The Book that Almost Wasn’t: Devils, Distance, and Drawing Close ~ James 4

hand-of-god-1383050-1280x960On Sunday we looked at another pretty challenging teaching of James, but also one filled with hope and promise.

James writes this, ““So humble yourselves before God. Resist the devil, and he will flee from you. Come close to God, and God will come close to you”. (James 4:7-8)

James is sharing that the heart you respond to God with, is how he will respond to you. That if you are open to God, seeking God, humbling yourself to God – he will draw you close. But if you are pushing him away, fighting him, and rejecting him – God honours our freedom but still seeks to care and have compassion for us.

So James reminds us to check our hearts, to see if they are pushing God away, or opening up to him. 

James also reminds us that if we resist the devil he will flee from us. And as I’ve said before, even if you don’t believe in the devil, you’ve experienced him. In the Bible the devil is the source of accusation, fear, and someone who actively seeks to separate ourselves from God. The truth is we have all felt accusation, and fear which separates us from God.

James wants to remind us that this doesn’t need to be so. That if we just were to resist the accusation, the guilt, the fear, the separation, the devil would flee and we would move closer to God. That if we would but draw close to God, he will draw close to us and the devil must flee as we move closer to God.

We ended up with a pretty clear main idea, that we need to repent and rely on God. 

God promises to be there with us, to push away the devil, accusation, guilt, and fear but we need to repent and rely on him. As long as we are going our own way, as long as we assert our independence, as long as we pretend we don’t need him – he can’t help us. He can’t help us when we are resisting and pushing him away.

So on Sunday to make this real, we did something I don’t often do. We did an altar call. We invited people to simply come forward who wanted to physically say to God ~ I need you in some area. And that was it.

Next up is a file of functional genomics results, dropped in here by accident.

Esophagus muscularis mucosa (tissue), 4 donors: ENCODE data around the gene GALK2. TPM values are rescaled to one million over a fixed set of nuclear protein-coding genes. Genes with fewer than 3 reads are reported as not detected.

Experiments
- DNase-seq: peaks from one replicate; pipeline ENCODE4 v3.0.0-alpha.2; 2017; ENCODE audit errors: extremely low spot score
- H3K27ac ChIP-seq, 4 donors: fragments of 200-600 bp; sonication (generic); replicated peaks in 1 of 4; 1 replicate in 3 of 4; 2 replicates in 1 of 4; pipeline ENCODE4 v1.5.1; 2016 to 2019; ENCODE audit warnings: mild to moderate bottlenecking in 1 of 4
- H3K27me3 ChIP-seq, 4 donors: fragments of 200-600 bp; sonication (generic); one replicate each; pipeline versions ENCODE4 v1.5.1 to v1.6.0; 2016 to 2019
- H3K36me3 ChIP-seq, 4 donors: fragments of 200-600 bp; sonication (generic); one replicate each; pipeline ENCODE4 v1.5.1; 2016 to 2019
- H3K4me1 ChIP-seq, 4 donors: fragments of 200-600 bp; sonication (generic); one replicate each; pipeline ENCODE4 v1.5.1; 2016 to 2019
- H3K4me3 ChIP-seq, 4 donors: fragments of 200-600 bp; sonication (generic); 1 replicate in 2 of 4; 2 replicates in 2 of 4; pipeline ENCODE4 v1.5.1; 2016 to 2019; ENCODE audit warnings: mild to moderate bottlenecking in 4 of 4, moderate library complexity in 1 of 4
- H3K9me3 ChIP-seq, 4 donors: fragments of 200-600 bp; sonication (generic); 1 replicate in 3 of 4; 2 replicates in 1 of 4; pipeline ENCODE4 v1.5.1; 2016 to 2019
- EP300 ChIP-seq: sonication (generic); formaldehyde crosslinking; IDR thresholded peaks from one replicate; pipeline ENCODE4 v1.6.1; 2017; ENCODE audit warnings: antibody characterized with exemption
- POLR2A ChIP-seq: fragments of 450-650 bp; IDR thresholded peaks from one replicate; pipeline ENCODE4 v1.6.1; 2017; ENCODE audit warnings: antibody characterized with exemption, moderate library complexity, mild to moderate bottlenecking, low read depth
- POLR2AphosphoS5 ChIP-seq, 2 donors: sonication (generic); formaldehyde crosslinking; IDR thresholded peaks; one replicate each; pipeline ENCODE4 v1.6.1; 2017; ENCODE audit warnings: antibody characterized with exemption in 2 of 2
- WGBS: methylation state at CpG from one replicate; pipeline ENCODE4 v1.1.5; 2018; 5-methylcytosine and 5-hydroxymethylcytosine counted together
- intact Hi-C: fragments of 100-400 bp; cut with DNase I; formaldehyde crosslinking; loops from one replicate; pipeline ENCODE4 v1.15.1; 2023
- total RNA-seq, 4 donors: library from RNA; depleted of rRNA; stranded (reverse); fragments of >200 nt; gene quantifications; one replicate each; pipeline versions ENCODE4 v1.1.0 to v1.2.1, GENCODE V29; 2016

But sometimes we need to do something tangible to connect with God. And the truth is we are all broken and need God, so we can all use with doing something tangible. 

So if you are in the place where you need God today – do something tangible. Maybe kneel, maybe write out your needs, maybe ask someone to pray. But do something, because God’s promise is that if you move closer to him, he’ll move closer to you.



Sermon Notes:

Big Idea: We need to repent and rely on God.

Teaching Points:

  • “God gives what he demands” – Augustine
  • God will respond with the heart you have for him.
  • One of the primary roles of Satan is to separate God and people.
  • Draw close to God and he will draw close to you.
  • How often do we try to go it alone and hide our flaws?
  • We live with a lack of light, because we refuse to rely on him.
  • We need to repent and rely on God.

Adult Discussion Questions:

“The reason we struggle isn’t because we can’t overcome our failures, but because we are too proud to ask God to move.”  What do you think of this statement? Have you experienced the truth of these promises: that God WILL come near as we come to Him in true humility, and that Satan WILL flee from us as we resist him? What do you need to repent of? Confess? Get clean from? Admit? (Remember, this is how James says we come closer to God – it is crucial in our relationship with Him) About what things are you too proud to admit the truth? (Our pretending prevents God from working) How can you practically turn from these things and rely on God, beginning today?


Discussion Questions for Young Families

Have you ever needed help with something, but you didn’t want to admit that you couldn’t do it alone? How can we come to God today, letting Him be the one that helps us through our weaknesses and failures?

Challenge for the Week: To repent and rely on God…today.

3 (Marks): Three Circles


On Sunday we kicked off a brand new series looking at the three marks of a Christian. We began by discussing what the “marks” of a follower of Jesus are. And we began with a really simple, but difficult question: what is a disciple of Jesus?

At first glance that question seems simple doesn’t it? A disciple of Jesus is someone who follows Jesus. But what does that mean? What does that look like?

I think these questions really matter because if you only have a vague idea of what God is asking of you, chances are you won’t be getting where God wants you to be.

So we began to define what a disciple and the three marks of a Christ-follower by looking at two passages: Matthew 22:36-40 and Matthew 28:18-19.

And in the first passage we got the first clear glimpse into what a follower of Jesus looks like. It looks like someone who loves God. But loving God isn’t enough, because you can love God and still miss out on living like God. People who loved God caused the crusades, inquisitions, and still today spew hate. The idea of “loving God” needs definition or all sorts and manners of hate can be spewed in defense of God.